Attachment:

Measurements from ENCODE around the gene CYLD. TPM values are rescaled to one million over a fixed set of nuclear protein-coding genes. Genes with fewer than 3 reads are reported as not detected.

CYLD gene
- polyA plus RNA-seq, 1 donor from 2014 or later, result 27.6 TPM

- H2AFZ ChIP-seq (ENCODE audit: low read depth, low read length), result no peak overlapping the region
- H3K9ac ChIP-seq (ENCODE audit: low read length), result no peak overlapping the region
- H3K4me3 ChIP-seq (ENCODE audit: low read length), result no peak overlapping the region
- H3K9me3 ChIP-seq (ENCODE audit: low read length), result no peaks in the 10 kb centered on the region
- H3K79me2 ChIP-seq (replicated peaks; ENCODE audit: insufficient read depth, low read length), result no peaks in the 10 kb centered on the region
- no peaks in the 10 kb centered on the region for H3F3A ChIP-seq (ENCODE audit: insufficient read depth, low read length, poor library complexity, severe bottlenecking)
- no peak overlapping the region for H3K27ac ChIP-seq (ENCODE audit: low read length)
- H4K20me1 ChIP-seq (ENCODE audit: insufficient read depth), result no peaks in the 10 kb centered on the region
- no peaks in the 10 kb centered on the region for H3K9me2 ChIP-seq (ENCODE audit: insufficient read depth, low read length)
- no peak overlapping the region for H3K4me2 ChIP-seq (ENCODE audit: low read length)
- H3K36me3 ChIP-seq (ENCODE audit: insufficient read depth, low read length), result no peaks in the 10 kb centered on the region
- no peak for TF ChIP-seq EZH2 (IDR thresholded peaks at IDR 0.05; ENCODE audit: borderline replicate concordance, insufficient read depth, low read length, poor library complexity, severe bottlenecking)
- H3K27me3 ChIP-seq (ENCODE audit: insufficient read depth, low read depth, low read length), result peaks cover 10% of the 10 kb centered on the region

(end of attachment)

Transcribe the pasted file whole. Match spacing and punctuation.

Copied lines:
Measurements from ENCODE around the gene CYLD. TPM values are rescaled to one million over a fixed set of nuclear protein-coding genes. Genes with fewer than 3 reads are reported as not detected.

CYLD gene
- polyA plus RNA-seq, 1 donor from 2014 or later, result 27.6 TPM

- H2AFZ ChIP-seq (ENCODE audit: low read depth, low read length), result no peak overlapping the region
- H3K9ac ChIP-seq (ENCODE audit: low read length), result no peak overlapping the region
- H3K4me3 ChIP-seq (ENCODE audit: low read length), result no peak overlapping the region
- H3K9me3 ChIP-seq (ENCODE audit: low read length), result no peaks in the 10 kb centered on the region
- H3K79me2 ChIP-seq (replicated peaks; ENCODE audit: insufficient read depth, low read length), result no peaks in the 10 kb centered on the region
- no peaks in the 10 kb centered on the region for H3F3A ChIP-seq (ENCODE audit: insufficient read depth, low read length, poor library complexity, severe bottlenecking)
- no peak overlapping the region for H3K27ac ChIP-seq (ENCODE audit: low read length)
- H4K20me1 ChIP-seq (ENCODE audit: insufficient read depth), result no peaks in the 10 kb centered on the region
- no peaks in the 10 kb centered on the region for H3K9me2 ChIP-seq (ENCODE audit: insufficient read depth, low read length)
- no peak overlapping the region for H3K4me2 ChIP-seq (ENCODE audit: low read length)
- H3K36me3 ChIP-seq (ENCODE audit: insufficient read depth, low read length), result no peaks in the 10 kb centered on the region
- no peak for TF ChIP-seq EZH2 (IDR thresholded peaks at IDR 0.05; ENCODE audit: borderline replicate concordance, insufficient read depth, low read length, poor library complexity, severe bottlenecking)
- H3K27me3 ChIP-seq (ENCODE audit: insufficient read depth, low read depth, low read length), result peaks cover 10% of the 10 kb centered on the region